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Coffee Talk
Business Observer Friday, Sep. 14, 2018 10 months ago

Leader's bull run ends with logo debate

The University of South Florida gets a contentious makeover as its longtime president announces her retirement.

Judy Genshaft’s long tenure of leadership at the University South Florida will conclude next year.

USF's new academic logo, designed by Spark, a Tampa ad agency. Courtesy photo.

Genshaft, 69, has served as USF’s system president since 2000 — a span that includes monumental progress for the university’s enrollment, endowment and rankings.

But the announcement of her retirement, set for July 2019, comes on the heels of an uproar over the university’s new academic logo, revealed Sept. 5, which has been slammed for its neon-green color and resemblance to the Merrill Lynch bull.

Tampa advertising firm Spark designed the logo, which does not replace USF Athletics’ well-known “Bull U” logo. Thom VanderKlipp, USF’s assistant vice president of marketing, says the idea behind the new logo for academics was to create “one master brand that works at multiple levels for the different colleges, for the different campuses.” 

VanderKlipp says the far-flung nature of the USF community — with campuses in Tampa, St. Petersburg and Sarasota-Manatee — naturally led to the proliferation of dozens of logos and marks over the years. The new look is an attempt to rectify what USF saw as the dilution of its brand, he says.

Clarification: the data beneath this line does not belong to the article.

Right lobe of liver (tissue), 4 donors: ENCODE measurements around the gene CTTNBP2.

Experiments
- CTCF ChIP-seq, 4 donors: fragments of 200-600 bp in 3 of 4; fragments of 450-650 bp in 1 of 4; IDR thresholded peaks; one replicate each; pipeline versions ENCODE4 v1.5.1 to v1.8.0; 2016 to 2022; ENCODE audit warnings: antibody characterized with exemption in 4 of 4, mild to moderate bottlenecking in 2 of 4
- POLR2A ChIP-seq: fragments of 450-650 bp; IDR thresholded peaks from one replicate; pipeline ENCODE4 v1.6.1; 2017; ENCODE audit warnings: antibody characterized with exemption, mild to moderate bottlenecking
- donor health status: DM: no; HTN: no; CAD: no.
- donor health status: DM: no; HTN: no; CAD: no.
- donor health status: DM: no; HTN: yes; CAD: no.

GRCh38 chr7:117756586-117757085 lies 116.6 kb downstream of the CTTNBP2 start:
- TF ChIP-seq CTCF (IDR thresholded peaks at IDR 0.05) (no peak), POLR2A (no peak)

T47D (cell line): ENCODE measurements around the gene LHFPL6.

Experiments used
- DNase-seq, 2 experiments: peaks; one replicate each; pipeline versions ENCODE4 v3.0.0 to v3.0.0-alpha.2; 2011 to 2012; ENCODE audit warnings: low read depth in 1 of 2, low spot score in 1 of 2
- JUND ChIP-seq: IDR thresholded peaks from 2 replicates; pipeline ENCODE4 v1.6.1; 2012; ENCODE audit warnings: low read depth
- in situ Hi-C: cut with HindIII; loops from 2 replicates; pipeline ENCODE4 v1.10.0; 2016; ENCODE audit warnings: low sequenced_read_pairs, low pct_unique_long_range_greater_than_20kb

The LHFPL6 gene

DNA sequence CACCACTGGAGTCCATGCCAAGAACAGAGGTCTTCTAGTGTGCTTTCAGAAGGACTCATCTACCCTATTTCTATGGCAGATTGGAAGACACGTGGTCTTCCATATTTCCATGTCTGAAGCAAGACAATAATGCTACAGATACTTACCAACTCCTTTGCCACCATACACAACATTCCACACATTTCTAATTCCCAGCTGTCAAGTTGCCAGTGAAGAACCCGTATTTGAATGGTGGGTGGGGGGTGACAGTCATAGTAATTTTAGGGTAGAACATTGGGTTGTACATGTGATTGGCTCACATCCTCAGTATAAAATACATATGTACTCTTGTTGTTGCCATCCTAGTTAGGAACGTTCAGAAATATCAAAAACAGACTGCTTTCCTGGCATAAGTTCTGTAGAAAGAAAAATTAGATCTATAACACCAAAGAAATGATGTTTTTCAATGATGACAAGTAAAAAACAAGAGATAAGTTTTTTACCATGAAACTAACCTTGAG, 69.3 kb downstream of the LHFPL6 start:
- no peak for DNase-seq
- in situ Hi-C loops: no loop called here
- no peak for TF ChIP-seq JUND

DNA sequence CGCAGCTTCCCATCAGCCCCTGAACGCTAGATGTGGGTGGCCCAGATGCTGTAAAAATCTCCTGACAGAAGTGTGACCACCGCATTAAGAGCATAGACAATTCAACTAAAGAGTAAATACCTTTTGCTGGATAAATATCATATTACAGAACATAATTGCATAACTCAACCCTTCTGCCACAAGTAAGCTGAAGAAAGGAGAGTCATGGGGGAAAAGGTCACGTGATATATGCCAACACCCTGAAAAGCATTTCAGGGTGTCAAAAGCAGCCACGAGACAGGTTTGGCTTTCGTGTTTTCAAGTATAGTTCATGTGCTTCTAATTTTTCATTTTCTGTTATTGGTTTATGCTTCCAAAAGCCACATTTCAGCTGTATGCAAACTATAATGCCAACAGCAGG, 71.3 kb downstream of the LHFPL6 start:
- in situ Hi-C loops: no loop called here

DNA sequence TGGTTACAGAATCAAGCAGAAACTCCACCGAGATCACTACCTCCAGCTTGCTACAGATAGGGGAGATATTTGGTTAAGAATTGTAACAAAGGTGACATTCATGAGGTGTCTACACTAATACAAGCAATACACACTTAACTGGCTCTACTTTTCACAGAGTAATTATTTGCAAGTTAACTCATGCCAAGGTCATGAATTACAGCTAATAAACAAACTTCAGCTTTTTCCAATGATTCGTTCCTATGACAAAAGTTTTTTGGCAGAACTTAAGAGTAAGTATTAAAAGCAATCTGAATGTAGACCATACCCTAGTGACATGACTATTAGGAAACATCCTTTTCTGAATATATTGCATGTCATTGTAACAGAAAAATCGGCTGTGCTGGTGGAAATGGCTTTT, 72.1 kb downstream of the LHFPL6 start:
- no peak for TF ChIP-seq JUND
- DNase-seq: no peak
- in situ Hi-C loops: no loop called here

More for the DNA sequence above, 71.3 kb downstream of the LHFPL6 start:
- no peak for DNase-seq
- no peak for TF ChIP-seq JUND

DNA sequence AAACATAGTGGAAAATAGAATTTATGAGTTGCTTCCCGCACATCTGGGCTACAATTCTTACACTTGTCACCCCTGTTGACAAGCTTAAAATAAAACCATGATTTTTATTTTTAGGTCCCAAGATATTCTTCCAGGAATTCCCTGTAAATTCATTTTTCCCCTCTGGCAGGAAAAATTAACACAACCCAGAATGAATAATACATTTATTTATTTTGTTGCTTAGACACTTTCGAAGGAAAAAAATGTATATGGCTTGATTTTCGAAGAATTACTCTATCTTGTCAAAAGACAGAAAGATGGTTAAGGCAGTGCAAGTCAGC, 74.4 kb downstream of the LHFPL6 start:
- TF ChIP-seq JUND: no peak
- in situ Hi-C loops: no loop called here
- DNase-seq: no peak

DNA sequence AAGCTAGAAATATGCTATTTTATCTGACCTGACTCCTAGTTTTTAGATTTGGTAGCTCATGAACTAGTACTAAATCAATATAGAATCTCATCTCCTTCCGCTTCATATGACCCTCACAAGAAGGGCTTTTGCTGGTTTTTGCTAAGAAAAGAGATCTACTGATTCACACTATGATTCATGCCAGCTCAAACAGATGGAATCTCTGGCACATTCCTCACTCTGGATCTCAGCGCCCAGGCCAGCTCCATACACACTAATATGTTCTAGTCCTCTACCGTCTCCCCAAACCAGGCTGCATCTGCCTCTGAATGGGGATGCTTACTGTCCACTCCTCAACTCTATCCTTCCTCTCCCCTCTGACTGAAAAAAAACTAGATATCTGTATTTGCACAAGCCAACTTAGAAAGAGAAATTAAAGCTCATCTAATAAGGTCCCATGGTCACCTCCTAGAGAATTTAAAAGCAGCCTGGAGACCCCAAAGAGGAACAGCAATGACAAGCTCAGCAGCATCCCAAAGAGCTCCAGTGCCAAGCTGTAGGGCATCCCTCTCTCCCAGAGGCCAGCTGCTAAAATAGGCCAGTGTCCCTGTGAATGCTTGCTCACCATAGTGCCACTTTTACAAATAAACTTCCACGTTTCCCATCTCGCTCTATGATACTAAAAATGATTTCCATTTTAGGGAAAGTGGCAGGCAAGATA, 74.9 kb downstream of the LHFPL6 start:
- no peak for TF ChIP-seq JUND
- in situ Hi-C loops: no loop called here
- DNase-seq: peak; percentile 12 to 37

Reaction to the makeover, though, has been decidedly mixed.

“I don’t think I’ve ever seen the USF community so united as they are with keel-hauling the new logo,” tweets Carl Zee, a USF alum who writes for the Daily Stampede, a website that covers USF sports.

VanderKlipp tells Coffee Talk that more explanation and context for USF’s new look will be forthcoming, with communication ramping up to coincide with homecoming festivities next month, and that the university is listening to feedback. Rolling out the new logo amid the start of the new semester and Genshaft’s retirement wasn’t ideal, he adds, but major identity change for large public organizations is rarely easy or smooth.

“Part of our brand is to think different,” says VanderKlipp. “You don’t go to USF to go to a staid, stodgy institution, and we don’t want to look like every other university out there.”

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